Attorneys for Kaitlin Armstrong suffered a setback on Wednesday as a Texas judge struck down their motion to toss evidence gathered by the Austin Police Department from the upcoming murder trial for cyclist Moriah Wilson.
Armstrong, 34, is accused of shooting and killing Wilson on May 11, 2022 at a rental home in Austin. Her trial is set to begin in June, 2023.
The motions filed by Armstrong’s attorney’s sought to omit an interview she gave to detective Katy Conner on May 12 because police had not read her Miranda rights. A second motion, a “Franks Challenge,” sought to omit the arrest affidavit for first-degree murder written by detective Richard Spitler. The motion claimed the document contained falsehoods and intentional omissions of facts from the case.
The motions put into jeopardy much of the evidence needed by the Travis County District Attorney to effectively prosecute the case against Armstrong. But ultimately, Travis County Judge Brenda Kennedy ruled that both pieces of evidence can be included in the trial.
“There was no evidence of any intentional disregard for the truth,” Kennedy said in court.
The ruling is the latest wrinkle in Armstrong’s battle against prosecutors. Police believe she shot Wilson shortly after Wilson went swimming and had dinner with Armstrong’s boyfriend, former professional cyclist Colin Strickland. Authorities issued an arrest warrant for Armstrong on May 20 kicking off a weeks-long search for her. Authorities apprehended her in Costa Rica 43 days later.
Appearing in court in jail-issue black and white striped pants and a maroon shirt, Armstrong appeared stoic during the pretrial hearings. The pre-trial hearing lasted nearly nine hours, and Armstrong’s attorneys Rick Cofer and Mark Pryor grilled detectives Conner and Spitler on the witness stand.
Police initially arrested Armstrong the day after Wilson’s murder, bringing her in for questioning on a misdemeanor warrant dating back to 2018. Prior to questioning Armstrong, detective Conner was wrongly informed that the misdemeanor warrant wasn’t valid, and thus she did not read Miranda rights to Armstrong. Instead, she told Armstrong that she was not under arrest and free to leave if she chose. Conner then proceeded to question Armstrong about Wilson’s death.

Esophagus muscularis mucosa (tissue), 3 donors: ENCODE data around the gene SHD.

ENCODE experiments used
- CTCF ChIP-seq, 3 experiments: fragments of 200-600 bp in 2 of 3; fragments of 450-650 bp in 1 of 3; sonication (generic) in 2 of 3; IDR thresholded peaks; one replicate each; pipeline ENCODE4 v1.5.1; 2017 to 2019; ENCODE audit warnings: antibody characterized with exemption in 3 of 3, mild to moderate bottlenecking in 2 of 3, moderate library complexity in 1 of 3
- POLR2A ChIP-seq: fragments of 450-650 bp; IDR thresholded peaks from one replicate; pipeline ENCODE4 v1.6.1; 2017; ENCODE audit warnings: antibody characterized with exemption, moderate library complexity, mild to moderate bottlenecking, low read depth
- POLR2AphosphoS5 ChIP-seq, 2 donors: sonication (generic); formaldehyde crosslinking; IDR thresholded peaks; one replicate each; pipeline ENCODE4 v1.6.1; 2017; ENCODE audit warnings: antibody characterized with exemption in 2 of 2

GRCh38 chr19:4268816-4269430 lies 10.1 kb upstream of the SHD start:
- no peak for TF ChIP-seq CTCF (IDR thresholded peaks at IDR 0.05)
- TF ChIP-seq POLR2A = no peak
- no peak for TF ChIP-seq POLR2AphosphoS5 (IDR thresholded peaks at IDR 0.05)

During the roughly ten-minute interview, Armstrong asked if she needed an attorney three times and requested permission to leave five times.
In her ruling, Judge Kennedy said that, prior to conducting a voluntary interview, law enforcement is under no obligation to read Miranda rights to a suspect who’s not officially in custody. Further, the Judge stated that Armstrong’s repeated questions, regarding the need for an attorney, did not amount to a definitive request for counsel.
Questioning Conner, Pryor said, “The only way she’s leaving that interview room is if you facilitate it.” Conner stated that had Armstrong walked toward the door, she would have let Armstrong leave. Since police had driven Armstrong to the interview, Pryor wondered how she would have gotten home had Conner not arranged a ride. “She could Uber,” Conner said.
An investigative expert provided by the defense, Douglas Deaton, said during the hearing that a suspect doesn’t need to state a “magical formula” of words in order to invoke a right to counsel.
As Cofer questioned Spitler, he walked back and forth across the courtroom, claiming the affidavit written by Spitler made Armstrong appear to be a “crazy, jealous person.” Waving toward reporters in the courtroom, Cofer said, “All these people in the media believe there was a love triangle, it’s all made up.”
Cofer said recent text exchanges between Strickland and Wilson were not those of romantic partners, but rather pertained to mundane topics like what tire size was most applicable for a specific terrain. Cofer did not appear to sway Judge Kennedy, who ultimately reminded him to conduct his questioning from the defense counsel’s table.
Prosecutors asked detective Spitler if he believed the information in the arrest affidavit to be accurate at the time it was produced. They argued that even if the document contained some inaccuracies, those errors would not invalidate it.
In siding with the Travis County DA, Judge Kennedy stated the defense’s Franks Challenge did not meet the standard set by case precedent. In spite of any possible errors, Judge Kennedy said, the affidavit’s remaining content was sufficient to establish probable cause.
Judge Kennedy’s ruling allowed for the state’s case against Kaitlin Armstrong to move forward to trial. The trial had previously been set to start on October 24.